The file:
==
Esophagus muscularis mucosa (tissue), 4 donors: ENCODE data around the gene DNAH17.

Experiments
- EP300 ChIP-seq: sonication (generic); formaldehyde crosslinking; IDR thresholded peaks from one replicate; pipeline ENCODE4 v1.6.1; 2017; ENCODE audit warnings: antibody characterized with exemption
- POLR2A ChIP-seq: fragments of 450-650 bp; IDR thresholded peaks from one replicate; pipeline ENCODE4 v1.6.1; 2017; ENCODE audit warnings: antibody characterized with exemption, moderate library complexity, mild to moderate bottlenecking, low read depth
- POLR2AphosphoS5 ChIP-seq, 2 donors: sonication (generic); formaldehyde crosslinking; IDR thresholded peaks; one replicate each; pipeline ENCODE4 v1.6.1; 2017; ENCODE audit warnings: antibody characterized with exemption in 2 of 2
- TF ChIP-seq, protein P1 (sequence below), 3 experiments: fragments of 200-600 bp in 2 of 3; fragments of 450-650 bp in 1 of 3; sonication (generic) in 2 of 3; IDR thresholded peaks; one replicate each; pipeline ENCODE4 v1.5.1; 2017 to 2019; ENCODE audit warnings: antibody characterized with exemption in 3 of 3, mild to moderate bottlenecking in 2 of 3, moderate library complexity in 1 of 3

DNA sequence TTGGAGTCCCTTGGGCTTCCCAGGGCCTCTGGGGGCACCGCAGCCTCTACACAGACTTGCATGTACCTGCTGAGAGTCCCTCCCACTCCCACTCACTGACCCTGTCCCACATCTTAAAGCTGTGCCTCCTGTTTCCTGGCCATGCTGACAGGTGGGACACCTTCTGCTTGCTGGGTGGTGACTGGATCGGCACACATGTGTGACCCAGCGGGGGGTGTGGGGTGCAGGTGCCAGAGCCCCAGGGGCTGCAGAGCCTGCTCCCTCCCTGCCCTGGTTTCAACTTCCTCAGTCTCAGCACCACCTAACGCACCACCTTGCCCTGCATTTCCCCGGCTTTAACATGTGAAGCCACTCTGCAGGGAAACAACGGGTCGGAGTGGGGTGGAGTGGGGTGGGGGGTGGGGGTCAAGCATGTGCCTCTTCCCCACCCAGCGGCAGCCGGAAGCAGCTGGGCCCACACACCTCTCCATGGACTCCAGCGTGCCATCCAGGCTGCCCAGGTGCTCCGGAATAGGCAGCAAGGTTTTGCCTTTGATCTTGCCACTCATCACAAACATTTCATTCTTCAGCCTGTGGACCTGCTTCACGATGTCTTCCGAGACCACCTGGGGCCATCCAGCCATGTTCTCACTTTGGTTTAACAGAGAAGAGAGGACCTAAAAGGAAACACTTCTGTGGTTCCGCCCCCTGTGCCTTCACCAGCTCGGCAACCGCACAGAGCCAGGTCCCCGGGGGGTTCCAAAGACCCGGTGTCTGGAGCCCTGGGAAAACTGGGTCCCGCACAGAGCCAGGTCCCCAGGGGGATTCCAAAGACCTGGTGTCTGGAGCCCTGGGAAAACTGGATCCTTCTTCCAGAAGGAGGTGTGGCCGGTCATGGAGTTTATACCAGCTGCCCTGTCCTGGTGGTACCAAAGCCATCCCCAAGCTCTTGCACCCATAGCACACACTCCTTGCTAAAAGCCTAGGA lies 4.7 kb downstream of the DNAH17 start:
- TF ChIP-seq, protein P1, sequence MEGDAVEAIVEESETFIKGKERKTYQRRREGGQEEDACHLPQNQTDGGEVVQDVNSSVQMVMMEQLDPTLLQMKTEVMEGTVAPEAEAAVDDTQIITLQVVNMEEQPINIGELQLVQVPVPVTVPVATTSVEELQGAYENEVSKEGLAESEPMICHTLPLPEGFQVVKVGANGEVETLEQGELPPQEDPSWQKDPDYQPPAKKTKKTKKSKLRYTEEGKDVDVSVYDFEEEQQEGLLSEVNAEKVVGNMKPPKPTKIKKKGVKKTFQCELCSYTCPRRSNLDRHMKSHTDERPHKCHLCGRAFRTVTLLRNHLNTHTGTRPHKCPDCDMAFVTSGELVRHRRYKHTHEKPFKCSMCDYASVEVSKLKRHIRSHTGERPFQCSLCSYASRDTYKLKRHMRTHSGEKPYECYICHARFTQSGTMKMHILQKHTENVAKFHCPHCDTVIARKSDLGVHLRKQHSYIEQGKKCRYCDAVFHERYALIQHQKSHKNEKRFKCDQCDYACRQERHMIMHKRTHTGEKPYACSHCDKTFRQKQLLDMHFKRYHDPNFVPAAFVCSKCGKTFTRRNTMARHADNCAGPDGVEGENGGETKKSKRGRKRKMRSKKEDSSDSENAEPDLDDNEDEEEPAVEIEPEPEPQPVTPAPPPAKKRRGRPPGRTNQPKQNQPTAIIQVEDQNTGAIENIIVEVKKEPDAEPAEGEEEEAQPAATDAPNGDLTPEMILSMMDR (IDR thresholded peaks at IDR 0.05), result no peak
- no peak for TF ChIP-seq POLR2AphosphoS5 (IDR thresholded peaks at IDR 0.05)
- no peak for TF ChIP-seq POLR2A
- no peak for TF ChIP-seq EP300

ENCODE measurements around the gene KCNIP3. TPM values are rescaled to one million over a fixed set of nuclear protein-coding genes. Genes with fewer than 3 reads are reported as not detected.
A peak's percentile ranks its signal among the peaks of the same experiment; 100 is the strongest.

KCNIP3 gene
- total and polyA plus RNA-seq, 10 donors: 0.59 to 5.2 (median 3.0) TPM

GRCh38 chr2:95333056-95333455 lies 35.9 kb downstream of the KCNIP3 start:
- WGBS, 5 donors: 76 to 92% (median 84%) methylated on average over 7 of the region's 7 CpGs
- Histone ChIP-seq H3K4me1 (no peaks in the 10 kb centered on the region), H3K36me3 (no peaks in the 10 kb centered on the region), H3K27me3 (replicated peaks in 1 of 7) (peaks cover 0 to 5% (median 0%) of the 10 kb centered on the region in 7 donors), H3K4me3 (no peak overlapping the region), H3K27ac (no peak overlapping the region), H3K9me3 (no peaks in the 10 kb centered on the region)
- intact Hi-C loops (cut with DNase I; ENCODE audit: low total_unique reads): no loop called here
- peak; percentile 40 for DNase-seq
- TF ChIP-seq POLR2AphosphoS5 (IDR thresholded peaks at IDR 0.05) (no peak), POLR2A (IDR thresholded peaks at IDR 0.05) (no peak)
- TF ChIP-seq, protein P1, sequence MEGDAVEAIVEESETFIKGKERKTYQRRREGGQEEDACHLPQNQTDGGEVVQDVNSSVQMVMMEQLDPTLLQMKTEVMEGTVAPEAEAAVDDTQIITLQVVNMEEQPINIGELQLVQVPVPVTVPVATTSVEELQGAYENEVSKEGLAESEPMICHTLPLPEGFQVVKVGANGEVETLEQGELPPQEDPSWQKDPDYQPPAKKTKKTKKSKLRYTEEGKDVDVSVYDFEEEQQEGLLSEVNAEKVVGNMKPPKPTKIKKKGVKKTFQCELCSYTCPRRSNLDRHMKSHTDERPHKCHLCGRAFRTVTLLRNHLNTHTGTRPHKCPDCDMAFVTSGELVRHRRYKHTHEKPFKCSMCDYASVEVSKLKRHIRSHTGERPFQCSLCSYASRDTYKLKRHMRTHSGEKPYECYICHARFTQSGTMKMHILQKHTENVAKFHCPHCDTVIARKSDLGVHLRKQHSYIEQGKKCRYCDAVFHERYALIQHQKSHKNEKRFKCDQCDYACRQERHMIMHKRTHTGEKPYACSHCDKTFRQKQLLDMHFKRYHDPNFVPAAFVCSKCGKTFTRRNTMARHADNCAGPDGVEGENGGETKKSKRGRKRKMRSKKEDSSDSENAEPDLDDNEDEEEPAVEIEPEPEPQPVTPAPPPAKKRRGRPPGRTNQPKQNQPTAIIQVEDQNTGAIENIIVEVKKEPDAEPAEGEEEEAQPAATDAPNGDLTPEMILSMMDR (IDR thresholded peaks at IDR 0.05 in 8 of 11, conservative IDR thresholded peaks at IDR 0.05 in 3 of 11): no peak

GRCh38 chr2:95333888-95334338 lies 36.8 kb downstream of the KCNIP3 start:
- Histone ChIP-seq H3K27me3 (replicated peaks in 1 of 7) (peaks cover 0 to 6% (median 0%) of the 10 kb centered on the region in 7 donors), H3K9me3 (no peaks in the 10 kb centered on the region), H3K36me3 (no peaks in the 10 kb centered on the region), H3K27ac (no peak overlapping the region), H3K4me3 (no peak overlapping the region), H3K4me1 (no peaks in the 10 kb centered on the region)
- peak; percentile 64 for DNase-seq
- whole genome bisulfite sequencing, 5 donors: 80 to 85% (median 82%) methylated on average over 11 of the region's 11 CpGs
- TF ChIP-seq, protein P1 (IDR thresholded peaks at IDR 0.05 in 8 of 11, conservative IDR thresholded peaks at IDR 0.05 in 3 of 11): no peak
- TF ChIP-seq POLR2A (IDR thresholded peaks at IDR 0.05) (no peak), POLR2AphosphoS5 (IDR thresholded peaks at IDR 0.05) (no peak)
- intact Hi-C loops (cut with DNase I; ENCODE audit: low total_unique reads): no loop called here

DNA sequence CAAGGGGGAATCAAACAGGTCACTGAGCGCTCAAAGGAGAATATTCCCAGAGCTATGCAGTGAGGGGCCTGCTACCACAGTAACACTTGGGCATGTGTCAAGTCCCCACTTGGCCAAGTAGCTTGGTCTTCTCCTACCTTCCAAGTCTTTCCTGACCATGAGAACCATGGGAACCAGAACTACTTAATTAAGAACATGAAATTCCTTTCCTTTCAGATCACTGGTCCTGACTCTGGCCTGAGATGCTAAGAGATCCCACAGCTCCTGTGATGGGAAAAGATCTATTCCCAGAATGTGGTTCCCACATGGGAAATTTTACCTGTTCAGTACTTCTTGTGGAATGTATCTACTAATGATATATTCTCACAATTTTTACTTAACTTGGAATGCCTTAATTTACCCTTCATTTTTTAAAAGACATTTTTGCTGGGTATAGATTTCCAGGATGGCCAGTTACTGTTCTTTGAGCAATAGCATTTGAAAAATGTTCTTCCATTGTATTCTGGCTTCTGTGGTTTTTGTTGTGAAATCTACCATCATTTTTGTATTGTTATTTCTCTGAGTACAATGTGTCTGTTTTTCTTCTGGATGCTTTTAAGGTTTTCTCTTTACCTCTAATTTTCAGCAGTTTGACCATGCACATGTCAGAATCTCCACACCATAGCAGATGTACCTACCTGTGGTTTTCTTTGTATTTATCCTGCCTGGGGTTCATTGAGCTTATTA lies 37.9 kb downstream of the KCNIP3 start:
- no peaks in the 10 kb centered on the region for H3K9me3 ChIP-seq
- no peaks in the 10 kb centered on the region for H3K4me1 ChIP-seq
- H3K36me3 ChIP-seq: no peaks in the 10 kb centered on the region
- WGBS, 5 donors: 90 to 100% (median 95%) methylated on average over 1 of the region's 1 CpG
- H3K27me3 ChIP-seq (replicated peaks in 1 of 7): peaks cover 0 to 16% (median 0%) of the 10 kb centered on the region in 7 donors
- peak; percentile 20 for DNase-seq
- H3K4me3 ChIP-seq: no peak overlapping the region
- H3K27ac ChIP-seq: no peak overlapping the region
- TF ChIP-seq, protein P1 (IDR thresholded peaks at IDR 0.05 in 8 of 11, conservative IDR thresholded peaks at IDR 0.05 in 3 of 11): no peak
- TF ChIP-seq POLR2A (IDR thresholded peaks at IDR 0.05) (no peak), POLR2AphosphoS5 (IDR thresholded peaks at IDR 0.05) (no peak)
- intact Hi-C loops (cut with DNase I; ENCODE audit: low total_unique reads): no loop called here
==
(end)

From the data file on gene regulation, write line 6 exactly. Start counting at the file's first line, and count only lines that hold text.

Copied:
- TF ChIP-seq, protein P1 (sequence below), 3 experiments: fragments of 200-600 bp in 2 of 3; fragments of 450-650 bp in 1 of 3; sonication (generic) in 2 of 3; IDR thresholded peaks; one replicate each; pipeline ENCODE4 v1.5.1; 2017 to 2019; ENCODE audit warnings: antibody characterized with exemption in 3 of 3, mild to moderate bottlenecking in 2 of 3, moderate library complexity in 1 of 3